Broadcasting the Truth
The things I was too scared to say to him in person, I would talk about on my podcast. I knew he’d be listening. My medication? Yes. Sexual history? Sure. Fears? I’d pepper these throughout the episodes. “It’s funny,” he’d say. “I’m learning so much about you. All I have to do is listen to your podcast.” With my lips to the microphone and his earphones at the ready, I thought I was saving us from having to discuss the awkward topics face-to-face, but without that vulnerability, we never stood a chance. Like every episode, the end was inevitable. — Louis Hanson, University of Sydney, Australia
Did He Like My Smile or My Race?
We met on Bumble just before winter break. After a six-hour-long first date, the Harvard boy seemed promising. Frequent texts, plans for dates, a spontaneous trip to his hometown to see him. We both felt like we were understood. Months later, when meeting again in person, he said, “I’m not romantically attracted to you anymore.” I nodded. It happens. Sad but acceptable. Then he said, “By the way, I don’t have an Asian fetish.” Which made me wonder: Did he like the smile on my face or was he fixated on race? — Connie Chung, Boston University
It’s All About the Perfect Post
Graduation is a weird thing, not that I have gotten quite there yet. The Canadian snow has almost melted, exam season is upon us and we all have our responses ready for the inevitable question: “So, what are your plans after graduation?” I’ve met hundreds, maybe thousands of people during my time here, but only a few close friends, dear to my heart, who will go to great lengths to guarantee I get the perfect graduation ball photo to post for all my Facebook followers. — Alexandra Yiannoutsos, McGill University
A Rap for Rebecca
Was surrounded by my pals, but my mind was on a gal. Her car pulled up and that was it — should’ve put cuffs around my wrists. My heart beat red then flashed blue (felt sad that the party was through). Only time she had my spirits low wasn’t her fault; she simply had to go. I wanted her to come back, kept messaging like a maniac. Four years later, she’s still here, slapping at my hand that nervously tugs at my ear. Grabbing my waist during concerts as if she protects me from monsters. — Joshua Corona, California State University of Northridge
Love in 5 to 7 Business Days
After our first date, he said, “My people will get back to your people for some feedback assessment, and in 5 to 7 business days, I’ll get back to you.” He made me laugh, and I was determined to make him feel just as sunny. Within a few hours, I created and sent a Google form to him (in his favorite color) with questions like, “Did Madison make good eye contact?” “Was the conversation intellectually and/or emotionally stimulating?” “Was she pleasing to the eye?” He filled it out and sent it to me. Had I been stimulating? “Hell yes!” — Madison Catrett, Duke University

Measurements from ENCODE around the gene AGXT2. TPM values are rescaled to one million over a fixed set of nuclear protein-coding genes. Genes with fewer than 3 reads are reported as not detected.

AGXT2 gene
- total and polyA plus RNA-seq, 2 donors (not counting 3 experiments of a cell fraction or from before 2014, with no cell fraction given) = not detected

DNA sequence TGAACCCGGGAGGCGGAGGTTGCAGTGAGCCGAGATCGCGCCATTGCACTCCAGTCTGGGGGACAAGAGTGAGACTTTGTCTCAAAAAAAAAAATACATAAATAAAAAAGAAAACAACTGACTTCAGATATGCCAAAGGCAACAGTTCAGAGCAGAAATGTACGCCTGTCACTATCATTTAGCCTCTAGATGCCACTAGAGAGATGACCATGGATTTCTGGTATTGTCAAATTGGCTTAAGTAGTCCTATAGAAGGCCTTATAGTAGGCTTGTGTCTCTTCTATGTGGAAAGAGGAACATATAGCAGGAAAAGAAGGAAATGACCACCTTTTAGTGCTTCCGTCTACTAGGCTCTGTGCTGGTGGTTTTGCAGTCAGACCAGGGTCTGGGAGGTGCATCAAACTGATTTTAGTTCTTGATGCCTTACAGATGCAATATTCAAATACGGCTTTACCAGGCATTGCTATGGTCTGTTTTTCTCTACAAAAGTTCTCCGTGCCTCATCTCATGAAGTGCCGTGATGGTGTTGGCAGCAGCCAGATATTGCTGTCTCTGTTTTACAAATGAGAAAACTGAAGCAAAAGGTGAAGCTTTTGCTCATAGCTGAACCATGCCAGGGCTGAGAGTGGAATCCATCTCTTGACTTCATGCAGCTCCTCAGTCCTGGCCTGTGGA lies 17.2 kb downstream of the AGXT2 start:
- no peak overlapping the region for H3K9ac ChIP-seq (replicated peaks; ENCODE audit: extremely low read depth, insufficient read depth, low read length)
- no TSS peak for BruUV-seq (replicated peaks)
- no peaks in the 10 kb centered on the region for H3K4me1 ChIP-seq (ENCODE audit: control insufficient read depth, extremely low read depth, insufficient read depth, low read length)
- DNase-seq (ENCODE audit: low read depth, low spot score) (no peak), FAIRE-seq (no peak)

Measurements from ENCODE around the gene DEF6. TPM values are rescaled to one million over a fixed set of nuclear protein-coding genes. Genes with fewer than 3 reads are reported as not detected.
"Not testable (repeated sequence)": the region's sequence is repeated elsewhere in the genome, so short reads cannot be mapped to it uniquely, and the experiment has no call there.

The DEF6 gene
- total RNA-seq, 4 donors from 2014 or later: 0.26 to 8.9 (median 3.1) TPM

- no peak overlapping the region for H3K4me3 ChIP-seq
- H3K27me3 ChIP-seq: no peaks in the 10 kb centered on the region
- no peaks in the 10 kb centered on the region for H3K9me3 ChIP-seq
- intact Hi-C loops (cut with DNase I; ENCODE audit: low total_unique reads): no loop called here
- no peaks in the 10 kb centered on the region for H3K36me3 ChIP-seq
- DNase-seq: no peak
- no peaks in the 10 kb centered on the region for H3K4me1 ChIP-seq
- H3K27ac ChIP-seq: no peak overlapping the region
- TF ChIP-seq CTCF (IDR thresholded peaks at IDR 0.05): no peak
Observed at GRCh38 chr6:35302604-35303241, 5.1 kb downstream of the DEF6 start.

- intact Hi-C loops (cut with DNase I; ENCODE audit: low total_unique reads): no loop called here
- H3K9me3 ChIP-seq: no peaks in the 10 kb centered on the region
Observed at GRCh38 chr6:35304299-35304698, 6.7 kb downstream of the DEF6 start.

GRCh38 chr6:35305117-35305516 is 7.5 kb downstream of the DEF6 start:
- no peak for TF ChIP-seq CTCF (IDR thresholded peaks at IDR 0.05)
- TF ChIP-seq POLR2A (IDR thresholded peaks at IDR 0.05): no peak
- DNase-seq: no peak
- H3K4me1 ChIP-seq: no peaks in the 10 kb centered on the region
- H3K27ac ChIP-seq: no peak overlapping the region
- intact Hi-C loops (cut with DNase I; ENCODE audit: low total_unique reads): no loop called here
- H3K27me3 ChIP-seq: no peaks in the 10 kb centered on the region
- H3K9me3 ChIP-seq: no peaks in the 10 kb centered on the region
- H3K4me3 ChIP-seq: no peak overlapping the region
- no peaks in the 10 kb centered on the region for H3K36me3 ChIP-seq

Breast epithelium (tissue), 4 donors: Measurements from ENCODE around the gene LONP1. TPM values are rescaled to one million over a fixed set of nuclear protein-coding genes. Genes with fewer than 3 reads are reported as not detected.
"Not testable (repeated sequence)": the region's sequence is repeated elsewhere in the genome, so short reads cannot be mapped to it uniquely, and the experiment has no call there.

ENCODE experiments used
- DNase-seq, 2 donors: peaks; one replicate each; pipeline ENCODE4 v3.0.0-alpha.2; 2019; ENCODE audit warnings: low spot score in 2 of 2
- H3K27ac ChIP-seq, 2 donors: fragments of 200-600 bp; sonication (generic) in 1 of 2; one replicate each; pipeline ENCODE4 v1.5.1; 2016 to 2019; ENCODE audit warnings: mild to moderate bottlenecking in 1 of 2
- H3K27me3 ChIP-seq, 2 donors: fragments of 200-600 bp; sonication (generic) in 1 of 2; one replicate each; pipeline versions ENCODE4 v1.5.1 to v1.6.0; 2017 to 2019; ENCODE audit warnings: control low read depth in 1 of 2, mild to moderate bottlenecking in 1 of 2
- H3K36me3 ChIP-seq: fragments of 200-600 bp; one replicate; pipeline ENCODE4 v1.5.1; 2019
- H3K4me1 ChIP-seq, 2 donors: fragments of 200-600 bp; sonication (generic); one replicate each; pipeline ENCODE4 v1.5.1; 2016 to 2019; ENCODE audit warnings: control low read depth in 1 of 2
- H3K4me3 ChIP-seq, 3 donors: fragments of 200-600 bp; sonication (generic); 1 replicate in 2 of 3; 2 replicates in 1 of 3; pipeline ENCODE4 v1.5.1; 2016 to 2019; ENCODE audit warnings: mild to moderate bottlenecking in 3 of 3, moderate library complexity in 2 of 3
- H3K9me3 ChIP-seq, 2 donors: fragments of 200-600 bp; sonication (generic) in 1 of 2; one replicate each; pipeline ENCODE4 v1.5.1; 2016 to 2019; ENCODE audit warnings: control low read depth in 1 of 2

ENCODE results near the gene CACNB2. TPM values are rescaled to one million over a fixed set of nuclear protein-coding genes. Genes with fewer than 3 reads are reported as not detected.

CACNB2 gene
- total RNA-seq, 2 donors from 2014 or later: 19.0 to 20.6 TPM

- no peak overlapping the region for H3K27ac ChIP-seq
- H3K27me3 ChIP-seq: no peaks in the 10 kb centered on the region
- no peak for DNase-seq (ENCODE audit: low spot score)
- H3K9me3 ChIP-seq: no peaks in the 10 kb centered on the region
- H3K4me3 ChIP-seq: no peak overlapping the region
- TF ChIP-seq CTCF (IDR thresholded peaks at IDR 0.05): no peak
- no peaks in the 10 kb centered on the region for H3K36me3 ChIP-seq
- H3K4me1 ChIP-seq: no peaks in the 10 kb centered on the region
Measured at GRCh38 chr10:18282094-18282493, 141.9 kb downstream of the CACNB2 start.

“Demoted from Muse to Memory”
I’ve always wanted to find another girl who had love songs written about her, mostly so I could ask what she did with them after the relationship was over. How did she reconcile being demoted from muse to memory? My ex-boyfriend released his favorite song, about the strength of our love, on Spotify four days before he broke up with me. The song kept being recommended. I forced myself to listen. At first, I felt numb, the song sounding empty. Then it sounded like a sepia-tone photograph, dripping with nostalgia. Now over him, I don’t hear anything anymore. — Julia James, University of Mississippi
The Real Celestial Event
The image through the telescope seems tiny, almost inconsequential. I tell this to my boyfriend, who scoffs, “Speak for yourself.” Colin is the kind of person who keeps track of eclipses — it was he who introduced me to the observatory across from where he had worked. Colin is always telling me that the next eclipse won’t appear for another century, yet endless celestial events continue to arise. Sometimes the moments around these are more memorable than the events themselves. I love a natural orange, but the blood moon only felt special when framed by the sunroof of his car. — Jeremy Wolin, Brown/Rhode Island School of Design
No, We Totally Didn’t Meet on Tinder
Neither of us wanted to tell our parents we met on Tinder, so we spent spring break texting about alternatives. Did we sit together in a crowded dining hall? Too obvious. Blind date that a mutual friend set up? Too improbable. He caught me falling while ice skating? Too cheesy. Maybe I stopped him on his way to fencing practice to ask about his sword? I’m too shy. He joked that we were rewriting the Train song, “50 Ways to Say Goodbye,” except instead of the ways I left, we would end up with the 50 ways we’d met. — Kelly McKewin, Miami University
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